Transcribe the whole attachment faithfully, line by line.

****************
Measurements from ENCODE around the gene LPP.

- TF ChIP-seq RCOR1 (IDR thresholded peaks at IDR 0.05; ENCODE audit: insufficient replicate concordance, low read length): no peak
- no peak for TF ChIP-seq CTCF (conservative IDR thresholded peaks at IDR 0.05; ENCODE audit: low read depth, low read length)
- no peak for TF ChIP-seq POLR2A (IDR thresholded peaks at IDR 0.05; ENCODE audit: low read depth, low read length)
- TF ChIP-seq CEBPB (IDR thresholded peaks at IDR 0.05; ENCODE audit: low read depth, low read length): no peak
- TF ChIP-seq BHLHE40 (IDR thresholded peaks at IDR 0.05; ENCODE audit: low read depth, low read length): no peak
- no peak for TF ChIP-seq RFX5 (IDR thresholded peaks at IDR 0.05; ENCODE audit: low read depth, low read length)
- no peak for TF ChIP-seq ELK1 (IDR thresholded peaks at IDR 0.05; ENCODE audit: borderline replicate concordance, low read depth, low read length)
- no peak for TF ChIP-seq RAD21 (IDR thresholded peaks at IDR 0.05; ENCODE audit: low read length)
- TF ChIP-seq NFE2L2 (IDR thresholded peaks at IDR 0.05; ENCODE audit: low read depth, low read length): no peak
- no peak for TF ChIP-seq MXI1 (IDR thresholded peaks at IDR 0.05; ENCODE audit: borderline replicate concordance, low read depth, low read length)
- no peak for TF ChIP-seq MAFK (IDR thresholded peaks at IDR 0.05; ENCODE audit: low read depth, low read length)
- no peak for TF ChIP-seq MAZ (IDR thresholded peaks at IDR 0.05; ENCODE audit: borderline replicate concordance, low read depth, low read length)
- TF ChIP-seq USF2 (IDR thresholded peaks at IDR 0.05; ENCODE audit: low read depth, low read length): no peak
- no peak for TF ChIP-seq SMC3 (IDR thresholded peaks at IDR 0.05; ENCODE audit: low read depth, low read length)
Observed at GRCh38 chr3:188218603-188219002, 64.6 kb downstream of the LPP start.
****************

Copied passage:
Measurements from ENCODE around the gene LPP.

- TF ChIP-seq RCOR1 (IDR thresholded peaks at IDR 0.05; ENCODE audit: insufficient replicate concordance, low read length): no peak
- no peak for TF ChIP-seq CTCF (conservative IDR thresholded peaks at IDR 0.05; ENCODE audit: low read depth, low read length)
- no peak for TF ChIP-seq POLR2A (IDR thresholded peaks at IDR 0.05; ENCODE audit: low read depth, low read length)
- TF ChIP-seq CEBPB (IDR thresholded peaks at IDR 0.05; ENCODE audit: low read depth, low read length): no peak
- TF ChIP-seq BHLHE40 (IDR thresholded peaks at IDR 0.05; ENCODE audit: low read depth, low read length): no peak
- no peak for TF ChIP-seq RFX5 (IDR thresholded peaks at IDR 0.05; ENCODE audit: low read depth, low read length)
- no peak for TF ChIP-seq ELK1 (IDR thresholded peaks at IDR 0.05; ENCODE audit: borderline replicate concordance, low read depth, low read length)
- no peak for TF ChIP-seq RAD21 (IDR thresholded peaks at IDR 0.05; ENCODE audit: low read length)
- TF ChIP-seq NFE2L2 (IDR thresholded peaks at IDR 0.05; ENCODE audit: low read depth, low read length): no peak
- no peak for TF ChIP-seq MXI1 (IDR thresholded peaks at IDR 0.05; ENCODE audit: borderline replicate concordance, low read depth, low read length)
- no peak for TF ChIP-seq MAFK (IDR thresholded peaks at IDR 0.05; ENCODE audit: low read depth, low read length)
- no peak for TF ChIP-seq MAZ (IDR thresholded peaks at IDR 0.05; ENCODE audit: borderline replicate concordance, low read depth, low read length)
- TF ChIP-seq USF2 (IDR thresholded peaks at IDR 0.05; ENCODE audit: low read depth, low read length): no peak
- no peak for TF ChIP-seq SMC3 (IDR thresholded peaks at IDR 0.05; ENCODE audit: low read depth, low read length)
Observed at GRCh38 chr3:188218603-188219002, 64.6 kb downstream of the LPP start.